Experts also recommend strength training exercises, such as weightlifting, at least twice a week. Strength training is important because it helps build muscle. Muscle tissue burns more calories than fat tissue does.
Any extra movement helps burn calories. Look for ways to walk and move around a few minutes more each day than the day before. Taking the stairs more often and parking farther away at the store are simple ways to burn more calories. Even activities such as gardening, washing your car and doing housework burn calories and contribute to weight loss.
No magic bullet
Don't look to dietary supplements for help in burning calories or weight loss. Products that claim to speed up your metabolism are often more hype than help, and some may cause undesirable or even dangerous side effects.
Dietary supplement manufacturers aren't required by the U.S. Food and Drug Administration to prove that their products are safe or effective, so view these products with caution. Always let your doctors know about any supplements you take.
There's no easy way to lose weight. The foundation for weight loss continues to be based on physical activity and diet. Take in fewer calories than you burn, and you lose weight.
The Dietary Guidelines for Americans recommends cutting calories by 500 to 700 calories a day to lose 1 to 1.5 pounds (0.5 to 0.7 kilograms) a week. If you can add some physical activity to your day, you'll accomplish your weight-loss goals even faster.
Nov. 10, 2020
Get the latest health information from Mayo Clinic’s experts.
Sign up for free, and stay up to date on research advancements, health tips and current health topics, like COVID-19, plus expertise on managing health.
ErrorEmail field is required
ErrorInclude a valid email address
To provide you with the most relevant and helpful information, and understand which
information is beneficial, we may combine your email and website usage information with
other information we have about you. If you are a Mayo Clinic patient, this could
include protected health information. If we combine this information with your protected
health information, we will treat all of that information as protected health
information and will only use or disclose that information as set forth in our notice of
privacy practices. You may opt-out of email communications at any time by clicking on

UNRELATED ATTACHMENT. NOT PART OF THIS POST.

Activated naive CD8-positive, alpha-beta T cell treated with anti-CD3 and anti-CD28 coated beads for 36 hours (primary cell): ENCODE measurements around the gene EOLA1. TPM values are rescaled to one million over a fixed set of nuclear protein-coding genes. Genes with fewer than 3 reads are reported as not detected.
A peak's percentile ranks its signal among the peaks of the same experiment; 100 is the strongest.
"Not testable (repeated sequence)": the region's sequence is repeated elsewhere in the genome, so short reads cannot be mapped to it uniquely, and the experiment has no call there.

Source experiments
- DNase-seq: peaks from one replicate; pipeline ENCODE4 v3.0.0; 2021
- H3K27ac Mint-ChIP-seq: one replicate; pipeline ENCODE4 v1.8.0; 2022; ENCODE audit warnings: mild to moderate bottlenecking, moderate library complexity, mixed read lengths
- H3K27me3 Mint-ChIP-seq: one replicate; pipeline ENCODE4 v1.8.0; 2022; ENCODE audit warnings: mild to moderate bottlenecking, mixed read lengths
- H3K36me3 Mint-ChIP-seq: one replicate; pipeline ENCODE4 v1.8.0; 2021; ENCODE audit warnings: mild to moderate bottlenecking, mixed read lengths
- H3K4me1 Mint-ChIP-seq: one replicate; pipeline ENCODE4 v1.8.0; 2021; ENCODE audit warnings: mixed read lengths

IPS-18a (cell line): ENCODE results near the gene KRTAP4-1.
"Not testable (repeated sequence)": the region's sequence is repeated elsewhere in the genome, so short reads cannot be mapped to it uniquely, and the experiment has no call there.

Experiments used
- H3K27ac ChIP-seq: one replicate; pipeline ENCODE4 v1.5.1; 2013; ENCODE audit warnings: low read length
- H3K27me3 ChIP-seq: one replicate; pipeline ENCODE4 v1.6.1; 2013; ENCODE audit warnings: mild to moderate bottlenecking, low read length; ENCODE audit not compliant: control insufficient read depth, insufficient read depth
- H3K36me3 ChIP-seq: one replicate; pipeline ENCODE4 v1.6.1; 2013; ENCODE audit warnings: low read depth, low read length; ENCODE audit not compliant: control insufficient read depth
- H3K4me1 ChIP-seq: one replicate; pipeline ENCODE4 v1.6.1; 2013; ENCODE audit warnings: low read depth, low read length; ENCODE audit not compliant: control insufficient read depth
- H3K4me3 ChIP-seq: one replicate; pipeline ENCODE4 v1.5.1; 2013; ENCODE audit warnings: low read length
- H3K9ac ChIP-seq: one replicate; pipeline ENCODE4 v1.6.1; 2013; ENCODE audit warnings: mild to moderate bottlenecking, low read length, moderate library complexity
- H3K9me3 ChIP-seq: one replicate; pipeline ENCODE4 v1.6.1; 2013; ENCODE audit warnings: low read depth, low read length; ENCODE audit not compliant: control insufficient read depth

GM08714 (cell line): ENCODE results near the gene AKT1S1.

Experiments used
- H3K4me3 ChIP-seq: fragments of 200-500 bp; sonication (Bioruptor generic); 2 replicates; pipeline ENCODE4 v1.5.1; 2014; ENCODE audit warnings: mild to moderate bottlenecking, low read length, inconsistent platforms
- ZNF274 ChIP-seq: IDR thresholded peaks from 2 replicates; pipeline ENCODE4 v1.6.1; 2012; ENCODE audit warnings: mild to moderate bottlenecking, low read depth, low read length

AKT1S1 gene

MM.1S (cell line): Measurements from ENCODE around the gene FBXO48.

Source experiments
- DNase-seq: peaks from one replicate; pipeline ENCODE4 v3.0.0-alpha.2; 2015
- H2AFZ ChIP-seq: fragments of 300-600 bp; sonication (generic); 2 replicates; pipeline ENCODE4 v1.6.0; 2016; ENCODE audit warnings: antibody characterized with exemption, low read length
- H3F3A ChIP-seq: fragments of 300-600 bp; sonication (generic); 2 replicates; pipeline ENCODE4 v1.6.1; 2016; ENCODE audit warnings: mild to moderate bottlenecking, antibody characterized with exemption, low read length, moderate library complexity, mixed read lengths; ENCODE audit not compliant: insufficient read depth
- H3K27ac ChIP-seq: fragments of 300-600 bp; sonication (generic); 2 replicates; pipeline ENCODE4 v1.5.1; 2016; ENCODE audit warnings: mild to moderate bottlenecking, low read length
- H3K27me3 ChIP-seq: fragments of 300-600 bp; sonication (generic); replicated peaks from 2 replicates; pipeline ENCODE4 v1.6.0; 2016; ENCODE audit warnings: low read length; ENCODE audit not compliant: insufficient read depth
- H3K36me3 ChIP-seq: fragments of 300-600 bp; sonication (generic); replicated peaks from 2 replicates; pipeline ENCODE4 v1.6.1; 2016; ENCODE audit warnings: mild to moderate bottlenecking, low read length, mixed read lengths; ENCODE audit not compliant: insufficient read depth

the unsubscribe link in the e-mail.
Thank you for subscribing
Our Housecall e-newsletter will keep you up-to-date on the latest health information.
Sorry something went wrong with your subscription
Please, try again in a couple of minutes
See more In-depth
- Anthanont P, et al. Does basal metabolic rate predict weight gain? The American Journal of Clinical Nutrition. 2016;104:959.
- Goldman L, et al., eds. Obesity. In: Goldman-Cecil Medicine. 25th ed. Philadelphia, Pa.: Saunders Elsevier; 2016. https://www.clinicalkey.com. Accessed Aug. 3, 2017.
- Losing weight. Centers for Disease Control and Prevention. https://www.cdc.gov/healthyweight/losing_weight/index.html. Accessed June 7, 2017.
- Lam YY, et al. Indirect calorimetry: An indispensable tool to understand and predict obesity. European Journal of Clinical Nutrition. 2017;71:318.
- Bray GA. Etiology and natural history of obesity. https://www.uptodate.com/contents/search. Accessed Aug. 7, 2017.
- 2015-2020 Dietary Guidelines for Americans. U.S. Department of Health and Human Services and U.S. Department of Agriculture. https://health.gov/dietaryguidelines/2015/guidelines. Accessed June 7, 2017.
- 2008 Physical Activity Guidelines for Americans. U.S. Department of Health and Human Services. https://health.gov/paguidelines/guidelines/. Accessed Aug. 8, 2017.
- Understanding adult overweight and obesity. National Institute of Diabetes and Digestive and Kidney Diseases. https://www.niddk.nih.gov/health-information/weight-management/adult-overweight-obesity. Accessed Aug. 8, 2017.
- Bray GA. Obesity in adults: Role of physical activity and exercise. https://www.uptodate.com/contents/search. Accessed Aug. 7, 2017.
- Obesity for Adults, Prevention and Management of. Bloomington, Minn.: Institute for Clinical Systems Improvement. https://www.icsi.org/guidelines__more/catalog_guidelines_and_more/catalog_guidelines/catalog_endocrine_guidelines/obesity__adults/. Accessed June 7, 2017.
- Beware of products promoting miracle weight loss. Food and Drug Administration. https://www.fda.gov/ForConsumers/ConsumerUpdates/ucm246742.htm. Accessed Aug. 7, 2017.
- Litin SC (expert opinion). Mayo Clinic, Rochester, Minn. Aug. 9, 2017.